Graceful shutdown in Kubernetes by@Bo0mer

Graceful shutdown in Kubernetes

May 7th 2017 13,442 reads
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Ivan Borshukov HackerNoon profile picture

Ivan Borshukov

I’ve been doing a research on how to do graceful shutdown of HTTP services in Kubernetes. Surprisingly, I found contradictory opinions on the topic, so I decided to do my own testing. Read on if you are interested in the results.


Before diving into different shutdown approaches, let’s see what the official Kubernetes documentation says about the topic[2]. Here is an excerpt from the doc (I’ve skipped the points that I consider irrelevant):

1. User sends command to delete Pod, with default grace period (30s)3. Pod shows up as “Terminating” when listed in client commands6. The processes in the Pod are sent the TERM signal.7. (simultaneous with 3), Pod is removed from endpoints list for service, and are no longer considered part of the set of running pods for replication controllers. Pods that shutdown slowly can continue to serve traffic as load balancers (like the service proxy) remove them from their rotations.

Reading this, it looks like there is possibility for new requests to come in after a SIGTERM is received (between 6 and 7). This means that if the process just listens for SIGTERM and exits upon reception, some requests will not be served.

That was not clear enough, so I started researching. The first post[1] I stumbled upon suggest the following flow:

1. Process receives SIGTERM.2. Process returns 5XX response for (failureThreshold * periodSeconds) to its readiness probe, so it will be unregistered from the list of valid endpoints.3. Process closes its listener, waits for all ongoing requests to finish and exists.

This approach suggests that the process should notify that it is exiting, by failing its readiness probe. It seems weird to expect that a process is aware of the underlying infrastructure it is running on. Even more, reading the comments adds more to the confusion. There is one comment that states it is not needed to notify that your process is exiting, but indeed there are some requests that will get routed to the container after SIGTERM being sent. Strange, indeed. Let’s keep digging.

I found a Stackoverflow question[3] regarding graceful shutdown, with the following answer.

I ran some experiments to find out exactly what happens.

The pod will briefly (<1s) continue receiving requests after shutdown is initiated, so you need to either catch SIGTERM or install a preStop hook so you can wait for them (and finish serving current requests).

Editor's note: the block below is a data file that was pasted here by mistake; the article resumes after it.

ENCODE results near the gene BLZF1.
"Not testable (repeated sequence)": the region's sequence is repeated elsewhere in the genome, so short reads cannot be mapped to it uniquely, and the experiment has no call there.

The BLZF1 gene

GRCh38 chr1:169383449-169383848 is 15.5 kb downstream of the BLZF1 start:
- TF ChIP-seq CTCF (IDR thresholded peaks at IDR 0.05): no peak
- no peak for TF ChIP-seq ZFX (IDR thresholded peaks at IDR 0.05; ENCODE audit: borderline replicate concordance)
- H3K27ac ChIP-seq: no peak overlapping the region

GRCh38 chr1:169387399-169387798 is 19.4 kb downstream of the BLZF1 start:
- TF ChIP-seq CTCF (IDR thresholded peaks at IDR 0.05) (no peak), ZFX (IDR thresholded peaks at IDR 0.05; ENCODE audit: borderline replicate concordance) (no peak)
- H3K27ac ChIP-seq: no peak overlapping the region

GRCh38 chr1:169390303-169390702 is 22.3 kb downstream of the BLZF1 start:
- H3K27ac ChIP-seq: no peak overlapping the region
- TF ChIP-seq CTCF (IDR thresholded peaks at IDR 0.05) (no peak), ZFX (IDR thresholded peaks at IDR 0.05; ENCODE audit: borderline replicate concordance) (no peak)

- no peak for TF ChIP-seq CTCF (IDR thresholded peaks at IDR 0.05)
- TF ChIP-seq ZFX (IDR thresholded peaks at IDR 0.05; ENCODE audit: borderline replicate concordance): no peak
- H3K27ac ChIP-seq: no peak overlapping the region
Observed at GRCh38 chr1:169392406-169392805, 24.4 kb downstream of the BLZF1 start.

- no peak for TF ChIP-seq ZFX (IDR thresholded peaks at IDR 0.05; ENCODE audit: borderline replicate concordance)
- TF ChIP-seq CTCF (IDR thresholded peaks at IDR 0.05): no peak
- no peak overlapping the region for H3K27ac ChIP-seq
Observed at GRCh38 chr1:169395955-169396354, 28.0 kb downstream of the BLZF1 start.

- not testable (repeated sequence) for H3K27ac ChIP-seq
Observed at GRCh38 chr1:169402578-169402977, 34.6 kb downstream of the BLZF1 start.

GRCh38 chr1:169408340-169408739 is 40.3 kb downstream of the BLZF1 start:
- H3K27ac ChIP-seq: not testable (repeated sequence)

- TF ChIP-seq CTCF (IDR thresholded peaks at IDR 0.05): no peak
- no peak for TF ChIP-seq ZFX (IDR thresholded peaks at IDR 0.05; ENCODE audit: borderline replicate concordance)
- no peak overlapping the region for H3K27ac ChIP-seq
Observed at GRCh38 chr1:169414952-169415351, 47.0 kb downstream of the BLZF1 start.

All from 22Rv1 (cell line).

However, once the shutdown has been initiated, the readiness probe no longer matters, you don't need to change its state to stop receiving requests. (But before that a failing readiness probe will lead to your pod receiving no more traffic.)

More research just yielded more results that suggest both approaches, making the things even more unclear. At this point I decided I’ll have to do some experiments myself.


The first thing I wanted to check is whether requests are routed to the container after SIGTERM-ing it. I ended up spinning up a local cluster using minikube[6] and deploying test Go program (called kuber) that counts all received requests after getting SIGTERM. It was exposed via a service and an ingress.

I ran a test with ab (the Apache HTTP server benchmarking tool), and while the test was running I deleted the pod which was serving the requests.

ab -n 10000 -c 10 & sleep 3 && kubectl delete pods/kuber-2370255394-v93lk

And this is the output of the test program:

$ kubectl logs -f kuber-2263169569-r527k2017/05/07 18:26:47 Serving...2017/05/07 18:27:24 Shutting down due to terminated2017/05/07 18:27:39 Requests served after shutdown signal: 22162017/05/07 18:27:39 Exiting

Turns out that it is indeed possible to get requests after receiving shutdown signal. For the 15 seconds wait period before stopping the HTTP server, more than 2000 requests were served.

However, I did not find any correlation between the duration that the program waited before actually exiting and the number of requests. Next in my tests was playing with the readiness probes. I enhanced the test program, so it starts returning 503 Service Unavailable once the termination signal is received. This did not change the behavior either.

Future work

The test above concerts the case where a single pod is deleted using kubectl on a single node Kubernetes setup. It is a good idea to test what would happen in a multi-node Kubernetes setup, when one of the nodes is terminated. This may yield different results regarding the time needed to stop routing requests to shutdown pods.


Here are some obvious and not so obvious takeaways from my experiments

  • Make sure your process is actually receiving the termination signal. If you use a shell command to start it, e.g. /bin/sh -c myapp, make sure that the shell you use (sh in this example) is forwarding the TERM signal to your program. For example, on Alpine, /bin/sh does not forward signals.
  • Add some grace period before closing the HTTP server to avoid failing requests.
  • It did not make any difference if the app failed it’s readiness probe after SIGTERM, but having that mechanism in place wouldn’t hurt and may actually be the right thing to do. It may depend on the implementation of the load-balancing layer you’re using.
  • If you’re using Go, you should subscribe for syscall.SIGTERM instead of os.Interrupt.

If you have any experience with the topic, please share it in the comments section below, so this confusion is driven away once and for all.








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